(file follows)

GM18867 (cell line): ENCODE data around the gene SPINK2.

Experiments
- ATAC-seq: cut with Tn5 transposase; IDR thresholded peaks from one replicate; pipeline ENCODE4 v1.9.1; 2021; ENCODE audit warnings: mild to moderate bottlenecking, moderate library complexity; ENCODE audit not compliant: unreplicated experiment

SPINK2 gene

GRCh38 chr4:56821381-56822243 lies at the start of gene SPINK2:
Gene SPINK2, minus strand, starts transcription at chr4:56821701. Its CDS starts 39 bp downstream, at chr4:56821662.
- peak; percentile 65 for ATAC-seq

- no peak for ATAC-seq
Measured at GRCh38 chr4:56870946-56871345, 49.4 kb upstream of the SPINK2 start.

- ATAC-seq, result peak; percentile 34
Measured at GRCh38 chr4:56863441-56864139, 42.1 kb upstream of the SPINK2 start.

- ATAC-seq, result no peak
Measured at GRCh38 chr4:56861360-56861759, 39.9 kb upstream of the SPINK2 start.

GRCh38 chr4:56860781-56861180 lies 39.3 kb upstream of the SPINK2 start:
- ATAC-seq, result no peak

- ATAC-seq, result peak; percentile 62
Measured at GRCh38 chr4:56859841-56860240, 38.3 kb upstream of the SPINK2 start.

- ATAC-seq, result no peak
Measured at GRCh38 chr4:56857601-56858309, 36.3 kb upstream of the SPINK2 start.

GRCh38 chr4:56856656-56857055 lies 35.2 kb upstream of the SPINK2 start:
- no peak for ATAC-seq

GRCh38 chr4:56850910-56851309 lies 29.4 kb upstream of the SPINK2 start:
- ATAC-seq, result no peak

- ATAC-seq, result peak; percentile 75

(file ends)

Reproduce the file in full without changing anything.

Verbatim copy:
GM18867 (cell line): ENCODE data around the gene SPINK2.

Experiments
- ATAC-seq: cut with Tn5 transposase; IDR thresholded peaks from one replicate; pipeline ENCODE4 v1.9.1; 2021; ENCODE audit warnings: mild to moderate bottlenecking, moderate library complexity; ENCODE audit not compliant: unreplicated experiment

SPINK2 gene

GRCh38 chr4:56821381-56822243 lies at the start of gene SPINK2:
Gene SPINK2, minus strand, starts transcription at chr4:56821701. Its CDS starts 39 bp downstream, at chr4:56821662.
- peak; percentile 65 for ATAC-seq

- no peak for ATAC-seq
Measured at GRCh38 chr4:56870946-56871345, 49.4 kb upstream of the SPINK2 start.

- ATAC-seq, result peak; percentile 34
Measured at GRCh38 chr4:56863441-56864139, 42.1 kb upstream of the SPINK2 start.

- ATAC-seq, result no peak
Measured at GRCh38 chr4:56861360-56861759, 39.9 kb upstream of the SPINK2 start.

GRCh38 chr4:56860781-56861180 lies 39.3 kb upstream of the SPINK2 start:
- ATAC-seq, result no peak

- ATAC-seq, result peak; percentile 62
Measured at GRCh38 chr4:56859841-56860240, 38.3 kb upstream of the SPINK2 start.

- ATAC-seq, result no peak
Measured at GRCh38 chr4:56857601-56858309, 36.3 kb upstream of the SPINK2 start.

GRCh38 chr4:56856656-56857055 lies 35.2 kb upstream of the SPINK2 start:
- no peak for ATAC-seq

GRCh38 chr4:56850910-56851309 lies 29.4 kb upstream of the SPINK2 start:
- ATAC-seq, result no peak

- ATAC-seq, result peak; percentile 75